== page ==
Sailed on two PSNC vessels Salavery and Sarmiento, the run was good, the food ok but from dinner to breakfast it was terrible. One loaf, half a pound of butter, some lettuce leaves, tomatoes and about six slices of salami or corned beef, three men in each watch but midnight the ordinary seamen had eaten the lot, when you vame off the 12 to 4 in the morning you could not get asleep due to being so hungry.
I did a few trips on the salinas, jan too may 1959, as saloon steward , sorry lads but I ate very well, hated going too Callao, as they had a sulfur factory close too the docks and the air stunk, and the silverware in the saloon got tarnished badly every day.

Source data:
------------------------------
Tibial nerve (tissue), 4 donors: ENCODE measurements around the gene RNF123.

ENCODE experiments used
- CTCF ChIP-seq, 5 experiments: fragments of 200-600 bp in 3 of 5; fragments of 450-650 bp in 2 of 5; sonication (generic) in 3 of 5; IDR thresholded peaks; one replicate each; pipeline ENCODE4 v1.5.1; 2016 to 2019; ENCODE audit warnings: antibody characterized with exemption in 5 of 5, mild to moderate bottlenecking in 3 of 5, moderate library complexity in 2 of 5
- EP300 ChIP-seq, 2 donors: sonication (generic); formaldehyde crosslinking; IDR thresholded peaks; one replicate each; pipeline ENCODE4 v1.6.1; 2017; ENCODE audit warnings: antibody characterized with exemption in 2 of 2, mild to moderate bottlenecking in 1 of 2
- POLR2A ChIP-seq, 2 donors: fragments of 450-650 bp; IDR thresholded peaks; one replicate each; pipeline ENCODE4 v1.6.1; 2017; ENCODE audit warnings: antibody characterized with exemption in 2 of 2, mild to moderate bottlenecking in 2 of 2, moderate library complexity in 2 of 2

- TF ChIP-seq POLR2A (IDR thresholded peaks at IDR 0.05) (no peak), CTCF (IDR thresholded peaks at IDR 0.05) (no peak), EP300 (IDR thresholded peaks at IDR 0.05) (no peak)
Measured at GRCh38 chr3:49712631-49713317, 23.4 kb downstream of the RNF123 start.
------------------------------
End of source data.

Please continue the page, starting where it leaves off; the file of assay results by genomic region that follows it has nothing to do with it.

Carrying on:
Sounds a different company to the one I experienced. On joining one had to collect a knife, fork, spoon, mug and cabin key there was a white attachment clause on the articles, if they were not returned at the end of the voyage there was a cash penalty. I remember the key was 10 shillings, bearing in mind there was one key between 4 men, the company must have been praying for the key to get lost and collect £2. Cant recall what the penalty was for the loss of cutlery, also remember one had to collect a matress and bedding from midships and retun it on completion of voyage. Good crew, good run, not so good food,night snacks well what can one say, galley locked when not in use at sea. When one peered in thru the barred portholes only thing one could see was a few pots and pans. The master E Gowland was not an impressive man either the less said about him the better.